Thought of the day: The definition of a runway show; brands spend $30,000+ for a spot in the show. Six months (minimum) are spent designing, creating, making, and organising. They’ll fork out another $10,000+ on model fees, photographers, props, and miscellaneous expenses. The show involves models who do not represent the body types of most of the human population, wearing clothes that can only be worn by the rich and famous at Hollywood parties. The show lasts all of 3 minutes. It took 40 minutes to get everyone into the venue.

Are you as confused as I am?

The week was a week of firsts. My first ever fashion show AND my first ever fashion show on a yacht.

hej hej mixed things up with six models standing informally on the top deck, so we could walk around the sides and check out their gorgeous garments up close.

ethical fashion
hej hej Cruise

With a fruity alcoholic drink in hand, this was the only collection out of the whole week that I looked at and thought “I would wear every single one of those outfits.”

I may be biased because it was all linen, but they were freaking beautiful.

The evening ended with an off-site event. Surrounded by model stares and too much khaki, I left before the after-party began.

Day 4:

Fuck heels. Day four involved my favourite pair of boots which are entirely scuffed, have been worn 200+ times and resoled once.

That’s fashion, baby.

I got to see the All Blacks in their underwear. I don’t remember much about the underwear, it wasn’t ethical, so I decided to stare at their naked torsos instead. You know, ethics and everything.


I dashed up to a pop-up opening for Mina and Courtney Pellow: a breath of ethically fresh fashion air.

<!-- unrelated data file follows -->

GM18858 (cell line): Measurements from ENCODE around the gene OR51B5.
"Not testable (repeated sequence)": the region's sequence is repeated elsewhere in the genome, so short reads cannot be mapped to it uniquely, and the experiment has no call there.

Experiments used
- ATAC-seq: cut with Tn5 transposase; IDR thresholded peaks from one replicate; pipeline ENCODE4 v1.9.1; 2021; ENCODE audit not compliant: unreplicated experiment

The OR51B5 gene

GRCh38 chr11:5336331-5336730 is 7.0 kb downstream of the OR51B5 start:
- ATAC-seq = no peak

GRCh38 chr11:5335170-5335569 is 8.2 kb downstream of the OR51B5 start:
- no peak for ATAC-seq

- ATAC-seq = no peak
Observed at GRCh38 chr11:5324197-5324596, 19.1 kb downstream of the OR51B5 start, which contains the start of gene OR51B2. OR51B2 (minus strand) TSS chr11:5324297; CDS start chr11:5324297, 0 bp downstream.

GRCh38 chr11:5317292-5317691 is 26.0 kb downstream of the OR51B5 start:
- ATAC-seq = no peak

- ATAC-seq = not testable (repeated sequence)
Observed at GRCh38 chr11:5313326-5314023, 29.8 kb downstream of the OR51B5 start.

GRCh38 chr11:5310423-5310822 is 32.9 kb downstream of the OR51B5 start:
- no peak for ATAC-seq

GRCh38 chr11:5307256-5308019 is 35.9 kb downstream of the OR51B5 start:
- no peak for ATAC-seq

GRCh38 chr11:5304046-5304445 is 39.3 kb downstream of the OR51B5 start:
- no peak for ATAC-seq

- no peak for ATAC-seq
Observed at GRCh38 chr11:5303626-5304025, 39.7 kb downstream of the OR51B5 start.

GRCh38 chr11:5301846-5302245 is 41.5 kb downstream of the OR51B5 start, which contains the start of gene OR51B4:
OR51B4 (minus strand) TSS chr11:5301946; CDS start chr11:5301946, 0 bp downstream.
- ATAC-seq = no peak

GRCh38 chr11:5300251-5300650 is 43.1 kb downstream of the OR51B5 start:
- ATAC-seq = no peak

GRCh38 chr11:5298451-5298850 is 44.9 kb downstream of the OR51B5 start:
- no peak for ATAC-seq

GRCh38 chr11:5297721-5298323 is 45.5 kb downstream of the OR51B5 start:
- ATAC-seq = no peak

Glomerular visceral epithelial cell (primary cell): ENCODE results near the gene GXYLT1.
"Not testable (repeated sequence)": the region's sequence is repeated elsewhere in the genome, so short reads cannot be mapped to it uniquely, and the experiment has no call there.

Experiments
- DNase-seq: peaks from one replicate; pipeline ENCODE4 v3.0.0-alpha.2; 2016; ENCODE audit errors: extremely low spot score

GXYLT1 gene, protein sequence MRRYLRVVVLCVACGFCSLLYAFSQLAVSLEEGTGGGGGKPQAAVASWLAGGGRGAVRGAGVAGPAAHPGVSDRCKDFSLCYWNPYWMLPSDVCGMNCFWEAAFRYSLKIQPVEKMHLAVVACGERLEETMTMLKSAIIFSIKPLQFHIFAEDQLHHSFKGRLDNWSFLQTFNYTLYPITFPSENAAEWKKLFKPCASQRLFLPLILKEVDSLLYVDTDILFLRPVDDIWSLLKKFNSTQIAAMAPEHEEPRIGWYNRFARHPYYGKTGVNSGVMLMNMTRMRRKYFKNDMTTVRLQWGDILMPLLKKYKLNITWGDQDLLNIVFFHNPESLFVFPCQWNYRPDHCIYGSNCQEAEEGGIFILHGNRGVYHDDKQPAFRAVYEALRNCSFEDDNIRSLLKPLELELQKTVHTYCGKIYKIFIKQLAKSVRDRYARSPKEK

Envisage New Zealand made, upcycled and natural fabrics, and people who give a shit about who makes the clothes. Not how they look on skinny people under bright lights on a runway.

I could have stayed there all night.

But I didn’t.

Instead, I went to the huge show, and after party, everyone was talking about, and left at 9:30 pm because I hadn’t eaten since Tuesday and my bed texted me saying “I’m waiting.”


Day 5:

NZFW hasn’t had talks and discussions before, BUT this year they did.

Perhaps having ‘Ethically Kate’ on the delegate list made them up their game. Who knows.

10:30 am: “The Future of Fashion”

I went in suspecting they’d only be talking about fashion in general, not ethical fashion; but they did.

They discussed how hard it is to make in New Zealand (you can say that again!), and provided some excellent insight into the reality of many New Zealand brands struggling to keep manufacturing locally.

I was one of two people brave enough (or stupid enough) to ask questions at the end.

I asked if they thought that the future of fashion could change from a consumer level, e.g., teaching them to consume less and expect less new designs and collections, OR if it was a lost cause and we should roll with it and try our best to make fashion sustainably. “YES” was the answer, but how? … I have still to find out.

NZFW surprised me.


Compared to what I expected, there was more noise, less snooty noses, more ethics, and less body type diversity.

I saw a grown man in 6-inch heeled boots up to his thighs, more boobs than I bargained for, and made a promise to myself never to wear a swimsuit under a lace cardigan when I’m more than 50 meters from a beach or pool.

NZFW made me confident in who I am. It reaffirmed my style as an individual, and reinvigorated my drive towards making ethical fashion; simply fashion.

Thank you, NZ Fashion Week, for putting up with the lady who dried her hands on her BYO napkin to boycott the paper towels.

Kate Hall

I live and breathe sustainable living and ethical fashion. This alternative way of consuming and existing dominates my every waking moment- and sometimes more. Ethical fashion and living are no longer my hobbies, it has become my mission... to change the future of fast fashion and the way we consume. My husband and I strive to live a zero-waste lifestyle, live at thrift stores, and always look to 'up-cycle' rather than throw out. Eco-living is not a choice for me, it's in my blood, and I am trying with all my power for it to be the new 'norm'.